A bumper crop of trees teamed with a whole heap of generosity means a local hospice’s Christmas tree recycling service has managed to raise its biggest total, more than £7,000.
For the past few years, St Nicholas Hospice Care’s house clearance team have paused their usual activities at the start of January and instead focused their attention on the organisation’s Christmas tree recycling service.
With the ongoing pandemic and changing situation, it was uncertain if the service would be able to run in 2021. However, following all government guidelines and with the help of Urban Forestry (Bury St Edmunds) Ltd, the team were able to continue.
The take-up for the service this year was incredibly popular and resulted in 1,850 trees being collected, the biggest standing at an impressive 17ft. The generosity of those making donations to use the service means a total of £7,280 (some donations including Gift Aid) has been raised, more than ever before. Last year the team picked up 800 trees and raised £3,000.
Darren Devine, the hospice’s house clearance and retail support manager, said: “We are so grateful to everyone who booked a tree collection with us and made a donation towards the charity’s work. The year 2020, and the start of 2021 have been extremely uncertain times for everyone, which made being able to run our Christmas Tree Recycling Service even more important for the team and the hospice. The response we had from the public was fantastic, and I am so pleased that so many people supported us.
“I would also like to say a big thank you to Urban Forestry (Bury St Edmunds) Ltd for their support. They helped to make this year’s collections possible, and their kindness means that all of the funds raised will go straight towards helping the hospice, and they will make a huge difference.”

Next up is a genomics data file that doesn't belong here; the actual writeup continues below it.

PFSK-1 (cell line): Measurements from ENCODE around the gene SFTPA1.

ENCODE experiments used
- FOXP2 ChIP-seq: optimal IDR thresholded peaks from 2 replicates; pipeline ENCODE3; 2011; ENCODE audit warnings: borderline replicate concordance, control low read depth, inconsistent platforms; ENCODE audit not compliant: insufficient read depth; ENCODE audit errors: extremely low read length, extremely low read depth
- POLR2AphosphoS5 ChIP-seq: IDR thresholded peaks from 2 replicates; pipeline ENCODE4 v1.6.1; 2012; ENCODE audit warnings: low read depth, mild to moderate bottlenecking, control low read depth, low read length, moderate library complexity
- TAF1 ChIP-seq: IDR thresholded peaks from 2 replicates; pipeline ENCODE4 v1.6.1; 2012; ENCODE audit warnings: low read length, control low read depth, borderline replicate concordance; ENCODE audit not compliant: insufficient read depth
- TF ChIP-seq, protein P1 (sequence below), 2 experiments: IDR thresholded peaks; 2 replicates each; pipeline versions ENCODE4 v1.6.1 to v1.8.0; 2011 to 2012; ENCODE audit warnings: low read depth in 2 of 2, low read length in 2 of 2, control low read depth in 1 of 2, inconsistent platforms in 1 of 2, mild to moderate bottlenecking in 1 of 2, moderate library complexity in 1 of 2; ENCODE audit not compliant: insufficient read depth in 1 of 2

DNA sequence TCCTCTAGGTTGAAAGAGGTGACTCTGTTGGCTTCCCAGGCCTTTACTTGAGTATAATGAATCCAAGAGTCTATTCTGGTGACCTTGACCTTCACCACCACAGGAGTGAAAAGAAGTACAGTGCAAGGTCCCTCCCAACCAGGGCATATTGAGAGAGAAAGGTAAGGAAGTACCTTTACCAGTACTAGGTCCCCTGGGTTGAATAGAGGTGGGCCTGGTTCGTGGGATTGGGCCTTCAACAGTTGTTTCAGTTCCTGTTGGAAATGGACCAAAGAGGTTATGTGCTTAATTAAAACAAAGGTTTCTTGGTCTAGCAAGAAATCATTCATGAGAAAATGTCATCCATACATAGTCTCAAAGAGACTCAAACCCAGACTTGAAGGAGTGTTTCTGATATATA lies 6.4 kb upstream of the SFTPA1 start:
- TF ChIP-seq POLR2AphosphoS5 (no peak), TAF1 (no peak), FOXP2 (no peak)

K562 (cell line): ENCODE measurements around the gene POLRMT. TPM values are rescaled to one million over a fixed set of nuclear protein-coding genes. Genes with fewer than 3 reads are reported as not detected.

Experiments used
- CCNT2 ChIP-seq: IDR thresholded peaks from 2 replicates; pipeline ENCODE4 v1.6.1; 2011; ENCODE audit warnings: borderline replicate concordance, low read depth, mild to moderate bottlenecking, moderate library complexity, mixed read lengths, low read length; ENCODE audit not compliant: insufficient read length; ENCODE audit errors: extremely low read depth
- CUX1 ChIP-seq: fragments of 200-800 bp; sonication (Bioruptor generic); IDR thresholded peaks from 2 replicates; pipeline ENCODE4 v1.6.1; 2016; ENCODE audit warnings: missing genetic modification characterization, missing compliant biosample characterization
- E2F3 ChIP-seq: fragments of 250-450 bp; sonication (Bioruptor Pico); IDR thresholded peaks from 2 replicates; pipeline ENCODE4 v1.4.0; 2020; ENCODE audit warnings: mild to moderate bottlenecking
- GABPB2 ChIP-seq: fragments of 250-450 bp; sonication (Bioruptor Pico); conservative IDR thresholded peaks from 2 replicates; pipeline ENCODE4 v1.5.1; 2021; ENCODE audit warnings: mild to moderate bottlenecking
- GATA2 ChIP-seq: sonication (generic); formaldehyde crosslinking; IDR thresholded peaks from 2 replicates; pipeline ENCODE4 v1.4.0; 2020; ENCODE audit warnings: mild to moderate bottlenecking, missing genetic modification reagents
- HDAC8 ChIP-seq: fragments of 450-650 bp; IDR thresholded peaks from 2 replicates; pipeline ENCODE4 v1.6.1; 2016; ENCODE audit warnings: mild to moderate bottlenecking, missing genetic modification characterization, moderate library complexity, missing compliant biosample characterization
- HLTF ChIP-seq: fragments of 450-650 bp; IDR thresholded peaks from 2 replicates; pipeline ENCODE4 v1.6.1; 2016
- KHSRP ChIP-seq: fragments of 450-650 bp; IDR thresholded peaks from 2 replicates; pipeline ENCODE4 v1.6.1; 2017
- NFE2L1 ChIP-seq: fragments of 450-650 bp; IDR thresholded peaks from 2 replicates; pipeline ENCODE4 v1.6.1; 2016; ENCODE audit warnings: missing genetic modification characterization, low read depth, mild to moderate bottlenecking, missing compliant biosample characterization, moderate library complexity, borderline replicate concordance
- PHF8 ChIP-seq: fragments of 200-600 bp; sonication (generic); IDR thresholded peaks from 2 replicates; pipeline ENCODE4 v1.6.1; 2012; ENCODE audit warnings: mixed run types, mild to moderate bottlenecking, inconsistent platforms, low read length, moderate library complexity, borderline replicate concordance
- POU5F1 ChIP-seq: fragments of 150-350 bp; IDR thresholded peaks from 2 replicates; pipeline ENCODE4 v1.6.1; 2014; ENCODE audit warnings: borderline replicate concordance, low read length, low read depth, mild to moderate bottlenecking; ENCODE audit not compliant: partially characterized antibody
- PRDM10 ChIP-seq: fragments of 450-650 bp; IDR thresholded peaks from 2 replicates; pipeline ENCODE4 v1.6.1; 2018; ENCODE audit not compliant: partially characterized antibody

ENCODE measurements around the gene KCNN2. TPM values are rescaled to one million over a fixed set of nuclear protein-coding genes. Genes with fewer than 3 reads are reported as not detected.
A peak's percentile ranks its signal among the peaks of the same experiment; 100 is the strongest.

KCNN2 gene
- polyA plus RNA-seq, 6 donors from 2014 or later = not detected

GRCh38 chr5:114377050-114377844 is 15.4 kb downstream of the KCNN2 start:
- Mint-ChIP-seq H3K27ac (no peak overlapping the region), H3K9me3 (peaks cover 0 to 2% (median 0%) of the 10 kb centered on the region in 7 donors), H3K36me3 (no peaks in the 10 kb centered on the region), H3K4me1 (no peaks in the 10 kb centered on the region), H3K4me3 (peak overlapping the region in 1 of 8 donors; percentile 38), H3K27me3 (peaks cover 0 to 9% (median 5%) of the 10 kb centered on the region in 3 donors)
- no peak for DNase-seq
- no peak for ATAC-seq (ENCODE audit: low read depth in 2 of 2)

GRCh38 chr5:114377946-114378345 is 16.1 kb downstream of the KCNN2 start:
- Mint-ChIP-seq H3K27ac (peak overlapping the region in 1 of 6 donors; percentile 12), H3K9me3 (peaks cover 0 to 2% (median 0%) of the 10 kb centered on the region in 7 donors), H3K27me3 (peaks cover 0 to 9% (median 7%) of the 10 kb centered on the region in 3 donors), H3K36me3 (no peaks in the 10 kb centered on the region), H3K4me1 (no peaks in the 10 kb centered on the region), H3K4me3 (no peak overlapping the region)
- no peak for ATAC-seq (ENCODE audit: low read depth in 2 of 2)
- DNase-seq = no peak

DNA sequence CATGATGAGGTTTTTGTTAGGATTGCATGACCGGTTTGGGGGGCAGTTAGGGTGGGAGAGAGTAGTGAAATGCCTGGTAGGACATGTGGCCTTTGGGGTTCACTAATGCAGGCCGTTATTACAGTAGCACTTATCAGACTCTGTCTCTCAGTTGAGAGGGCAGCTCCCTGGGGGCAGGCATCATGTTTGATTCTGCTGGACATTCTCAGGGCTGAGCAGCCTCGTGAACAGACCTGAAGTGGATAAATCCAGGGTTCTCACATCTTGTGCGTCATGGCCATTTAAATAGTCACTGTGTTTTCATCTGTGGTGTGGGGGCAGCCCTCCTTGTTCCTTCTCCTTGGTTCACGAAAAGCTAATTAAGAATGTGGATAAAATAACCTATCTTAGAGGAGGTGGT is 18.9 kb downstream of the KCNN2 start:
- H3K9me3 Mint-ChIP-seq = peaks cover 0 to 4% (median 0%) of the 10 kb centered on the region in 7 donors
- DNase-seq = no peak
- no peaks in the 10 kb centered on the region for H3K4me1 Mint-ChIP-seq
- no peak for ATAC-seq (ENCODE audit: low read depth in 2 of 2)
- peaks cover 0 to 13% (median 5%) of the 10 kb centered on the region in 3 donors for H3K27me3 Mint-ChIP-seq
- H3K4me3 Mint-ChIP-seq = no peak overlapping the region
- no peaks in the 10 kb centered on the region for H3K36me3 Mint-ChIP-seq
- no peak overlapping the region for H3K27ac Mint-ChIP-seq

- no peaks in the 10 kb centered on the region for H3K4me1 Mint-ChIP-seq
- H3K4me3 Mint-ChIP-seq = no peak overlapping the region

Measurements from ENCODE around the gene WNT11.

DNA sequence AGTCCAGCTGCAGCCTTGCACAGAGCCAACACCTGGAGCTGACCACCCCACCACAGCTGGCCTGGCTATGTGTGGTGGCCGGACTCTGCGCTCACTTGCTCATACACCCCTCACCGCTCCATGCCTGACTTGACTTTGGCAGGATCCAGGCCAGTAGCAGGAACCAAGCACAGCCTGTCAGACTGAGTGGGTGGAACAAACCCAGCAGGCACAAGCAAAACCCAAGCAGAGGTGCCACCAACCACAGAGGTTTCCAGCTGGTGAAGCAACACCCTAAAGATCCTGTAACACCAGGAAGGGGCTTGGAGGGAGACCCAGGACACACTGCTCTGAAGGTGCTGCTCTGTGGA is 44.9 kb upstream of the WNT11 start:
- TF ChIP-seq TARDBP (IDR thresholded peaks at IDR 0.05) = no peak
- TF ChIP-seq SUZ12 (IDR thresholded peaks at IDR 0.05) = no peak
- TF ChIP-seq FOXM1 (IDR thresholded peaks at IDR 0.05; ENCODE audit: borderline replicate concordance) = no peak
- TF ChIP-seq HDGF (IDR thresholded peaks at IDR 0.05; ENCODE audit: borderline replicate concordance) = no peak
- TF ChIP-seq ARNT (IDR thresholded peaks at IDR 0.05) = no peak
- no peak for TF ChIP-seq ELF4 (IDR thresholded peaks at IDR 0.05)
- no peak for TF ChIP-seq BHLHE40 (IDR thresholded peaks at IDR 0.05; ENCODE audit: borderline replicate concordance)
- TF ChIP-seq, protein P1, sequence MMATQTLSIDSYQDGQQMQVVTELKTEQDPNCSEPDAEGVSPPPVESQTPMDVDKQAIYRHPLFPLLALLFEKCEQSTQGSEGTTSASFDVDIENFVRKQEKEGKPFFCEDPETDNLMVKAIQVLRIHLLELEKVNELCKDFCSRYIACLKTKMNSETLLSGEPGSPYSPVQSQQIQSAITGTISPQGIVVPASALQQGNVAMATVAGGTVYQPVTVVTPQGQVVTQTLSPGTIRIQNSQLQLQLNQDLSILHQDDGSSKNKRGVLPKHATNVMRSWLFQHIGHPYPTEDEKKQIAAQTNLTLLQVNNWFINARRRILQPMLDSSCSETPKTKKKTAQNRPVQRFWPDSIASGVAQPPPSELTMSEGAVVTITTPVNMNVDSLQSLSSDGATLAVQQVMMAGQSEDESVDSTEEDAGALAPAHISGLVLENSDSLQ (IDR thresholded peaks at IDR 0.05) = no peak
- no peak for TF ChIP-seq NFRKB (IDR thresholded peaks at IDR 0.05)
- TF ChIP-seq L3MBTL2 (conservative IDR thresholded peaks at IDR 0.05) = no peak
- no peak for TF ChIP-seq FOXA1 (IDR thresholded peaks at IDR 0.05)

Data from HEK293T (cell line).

The trees, which were collected from across Bury St Edmunds, its surrounding villages as well as parts of Haverhill, Sudbury, Mildenhall and Thetford, were all taken to Urban Forestry (Bury St Edmunds) Ltd where they were recycled free of charge.
Reg Harris, from Urban Forestry (Bury St Edmunds) Ltd, said: “When the hospice asked us if we could support this year’s Christmas tree collection service by recycling the trees we were happy to help. Not only have we been able to do something to help a local charity, we’ve also been able to recycle the trees, more than 1,800 of them which is great for the environment. To hear that we have helped the hospice raise more than £7,000 really is fantastic.
“Until recently my wife Mel worked for the charity as a hospice nurse and a community nursing assistant for 13 years, so I know personally how important the work St Nic’s does is to those across the area.”
For more information on the hospice and how its services have adapted during the Coronavirus pandemic, please visit www.stnicholashospice.org.uk